A gentleman scientist: Professor Roy Robins-Browne
As one of Australia's most influential and effective teachers of medical microbiology prepares for retirement, his legacy in global science and medical circles lives on. Here's how.
Professor Roy Robins-Browne bird-watching
Professor Roy Robins-Browne sits in his office on the sixth floor of the Doherty Institute – which he named after playing a pivotal role with Professor Jim McCluskey in its 2014 inception.
Piles of journals about preventing, treating and curing infectious diseases tower around his desk. Comics depicting science-related gags are pinned to the wall.
It's been 36 years since the clinical microbiologist and research scientist moved to Melbourne from South Africa, appointed by the late Professor David White as a microbiology teacher and researcher in 1982.
Now 71, Roy calculates having taught more than 5,000 science and 10,000 medical undergraduates. He's also supervised more than 40 Bachelor of Science Honours students and 30 plus PhD students – several who are now full Professors and leaders in microbiology across Australia in their own right.
One of those is Professor Paul Johnson, Deputy Director, Department of Infectious Diseases at Austin Health. "Roy is a gentleman scientist," reflects Paul, who did his PhD with Roy in the mid-1990s. "He is brilliant in his field, broadly interested in the world, ethical to a fault and a lovely human being."
Roy is also considered Australia's best-known researcher in pathogenesis of bacterial entheropathogens. He has co-authored more than 300 peer-reviewed articles and book chapters and, together with his collaborators, been the recipient of more than $35 million in competitive grant funding. Roy's research resulted in a commercial anti-ETEC antibody-based product, Travelan.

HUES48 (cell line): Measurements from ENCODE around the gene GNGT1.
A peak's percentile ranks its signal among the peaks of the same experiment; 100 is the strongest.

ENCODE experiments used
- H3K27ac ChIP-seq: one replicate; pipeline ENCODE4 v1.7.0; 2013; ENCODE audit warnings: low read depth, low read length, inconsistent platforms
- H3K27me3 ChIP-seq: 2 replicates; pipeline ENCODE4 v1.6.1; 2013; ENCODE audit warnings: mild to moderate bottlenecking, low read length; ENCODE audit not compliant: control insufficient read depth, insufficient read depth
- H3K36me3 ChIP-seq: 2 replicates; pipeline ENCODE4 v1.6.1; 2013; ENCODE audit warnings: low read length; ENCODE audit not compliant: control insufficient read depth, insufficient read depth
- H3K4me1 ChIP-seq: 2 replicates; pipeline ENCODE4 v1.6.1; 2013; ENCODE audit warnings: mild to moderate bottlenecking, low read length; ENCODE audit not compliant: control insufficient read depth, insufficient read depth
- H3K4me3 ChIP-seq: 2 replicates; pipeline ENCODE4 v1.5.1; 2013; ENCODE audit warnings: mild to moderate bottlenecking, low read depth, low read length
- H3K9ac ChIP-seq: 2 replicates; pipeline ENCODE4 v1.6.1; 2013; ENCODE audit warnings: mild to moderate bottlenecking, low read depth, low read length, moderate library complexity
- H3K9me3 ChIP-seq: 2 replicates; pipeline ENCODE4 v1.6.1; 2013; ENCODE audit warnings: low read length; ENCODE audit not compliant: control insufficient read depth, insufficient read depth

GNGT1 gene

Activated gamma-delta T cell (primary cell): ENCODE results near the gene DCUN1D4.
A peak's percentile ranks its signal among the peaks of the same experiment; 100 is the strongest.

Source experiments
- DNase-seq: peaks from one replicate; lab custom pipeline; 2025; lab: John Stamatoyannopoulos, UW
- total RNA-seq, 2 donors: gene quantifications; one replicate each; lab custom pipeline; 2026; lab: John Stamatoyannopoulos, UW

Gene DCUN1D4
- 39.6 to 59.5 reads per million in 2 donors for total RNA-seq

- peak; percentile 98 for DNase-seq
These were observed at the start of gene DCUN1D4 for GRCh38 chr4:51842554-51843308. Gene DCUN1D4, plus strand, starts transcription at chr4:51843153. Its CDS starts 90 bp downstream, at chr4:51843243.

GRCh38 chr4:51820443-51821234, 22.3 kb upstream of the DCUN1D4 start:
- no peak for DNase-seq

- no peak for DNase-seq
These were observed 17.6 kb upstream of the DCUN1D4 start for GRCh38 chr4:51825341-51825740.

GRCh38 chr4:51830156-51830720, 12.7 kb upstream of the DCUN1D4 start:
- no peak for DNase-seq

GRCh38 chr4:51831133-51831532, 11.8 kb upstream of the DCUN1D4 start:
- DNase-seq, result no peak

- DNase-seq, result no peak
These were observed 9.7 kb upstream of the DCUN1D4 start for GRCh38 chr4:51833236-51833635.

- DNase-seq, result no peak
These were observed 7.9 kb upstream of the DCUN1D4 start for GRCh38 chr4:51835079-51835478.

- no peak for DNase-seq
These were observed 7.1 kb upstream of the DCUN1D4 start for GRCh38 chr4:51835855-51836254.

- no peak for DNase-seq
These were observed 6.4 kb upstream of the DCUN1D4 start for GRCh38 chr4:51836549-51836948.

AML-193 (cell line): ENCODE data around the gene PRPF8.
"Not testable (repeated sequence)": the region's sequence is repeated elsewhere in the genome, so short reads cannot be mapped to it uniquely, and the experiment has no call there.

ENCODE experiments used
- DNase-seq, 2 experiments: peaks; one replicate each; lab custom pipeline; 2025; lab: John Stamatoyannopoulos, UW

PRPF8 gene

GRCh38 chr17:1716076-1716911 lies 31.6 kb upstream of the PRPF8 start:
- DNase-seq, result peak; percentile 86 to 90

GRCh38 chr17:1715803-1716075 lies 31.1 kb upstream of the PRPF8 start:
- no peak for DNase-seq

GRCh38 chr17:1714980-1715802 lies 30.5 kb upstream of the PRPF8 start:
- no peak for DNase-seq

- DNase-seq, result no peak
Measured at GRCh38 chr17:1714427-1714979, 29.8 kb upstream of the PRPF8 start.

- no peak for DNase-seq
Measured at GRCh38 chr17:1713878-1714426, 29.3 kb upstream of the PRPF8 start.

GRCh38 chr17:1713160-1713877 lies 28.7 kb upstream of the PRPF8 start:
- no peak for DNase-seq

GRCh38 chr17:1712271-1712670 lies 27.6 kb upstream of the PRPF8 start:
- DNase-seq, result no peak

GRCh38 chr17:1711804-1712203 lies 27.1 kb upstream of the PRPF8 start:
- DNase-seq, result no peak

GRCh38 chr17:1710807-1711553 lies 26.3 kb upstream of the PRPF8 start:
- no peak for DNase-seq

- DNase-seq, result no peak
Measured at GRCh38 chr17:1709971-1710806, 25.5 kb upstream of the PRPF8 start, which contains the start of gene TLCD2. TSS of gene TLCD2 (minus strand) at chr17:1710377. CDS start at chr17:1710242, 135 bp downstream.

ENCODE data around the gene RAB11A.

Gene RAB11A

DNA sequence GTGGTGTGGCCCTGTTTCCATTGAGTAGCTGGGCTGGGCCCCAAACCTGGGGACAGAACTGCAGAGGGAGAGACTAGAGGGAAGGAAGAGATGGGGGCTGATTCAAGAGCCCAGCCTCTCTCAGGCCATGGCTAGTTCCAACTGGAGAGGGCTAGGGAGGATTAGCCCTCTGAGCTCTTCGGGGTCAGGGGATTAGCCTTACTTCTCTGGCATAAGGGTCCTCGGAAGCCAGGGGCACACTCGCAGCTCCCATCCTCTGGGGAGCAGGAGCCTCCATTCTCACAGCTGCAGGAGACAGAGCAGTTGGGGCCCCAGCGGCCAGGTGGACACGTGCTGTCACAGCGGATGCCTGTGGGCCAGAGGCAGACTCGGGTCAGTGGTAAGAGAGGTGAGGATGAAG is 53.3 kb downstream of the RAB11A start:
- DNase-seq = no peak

Professor Roy Robins-Browne (back row, fourth from the left) with his lab in 1992
It was during high school when Roy developed a love for science and maths: "I particularly liked explaining it to other students," he recalls. "It was an assumption that I would do medicine because my father was a doctor. He died when I was 12 and I went on to study medicine and then completed a PhD at the University of Witwatersrand in Johannesburg."
Having enjoyed laboratory medicine, Roy became a pathologist before moving to Australia with his young family.
It was here he established his reputation as an engaging and highly intelligent teacher. His achievements in microbiology were recognised by his receipt of the 2014 Rubbo Orator and Medal from the Australian Society for Microbiology and election to the American Academy of Microbiology in 2016. In the same year, he received the University of Melbourne's David White Award for Teaching Excellence.
However, Roy's three daughters, all of whom studied medicine at the University, were always quick to pull him up if his famous stories waned or his scientific witticisms fell flat. "I taught them all microbiology, and they are my greatest achievements," he says, "although my wife, Gail, deserves most of the credit. Our eldest, Kate, did a PhD and is working as a GP, Nicole is a pediatrician and Karen an emergency physician."
"They were receptive students, but it was also humbling – or should I say ego-bashing – which was great because their friends would come around to my place and say, 'That joke you tried to tell, Roy, I wouldn't try that one again!'"
Roy and Professor McCluskey alternated as Head/Deputy Head of the Department of Microbiology and Immunology from 1998-2012. During this period, it became the top-ranked Department at the University for both teaching and research.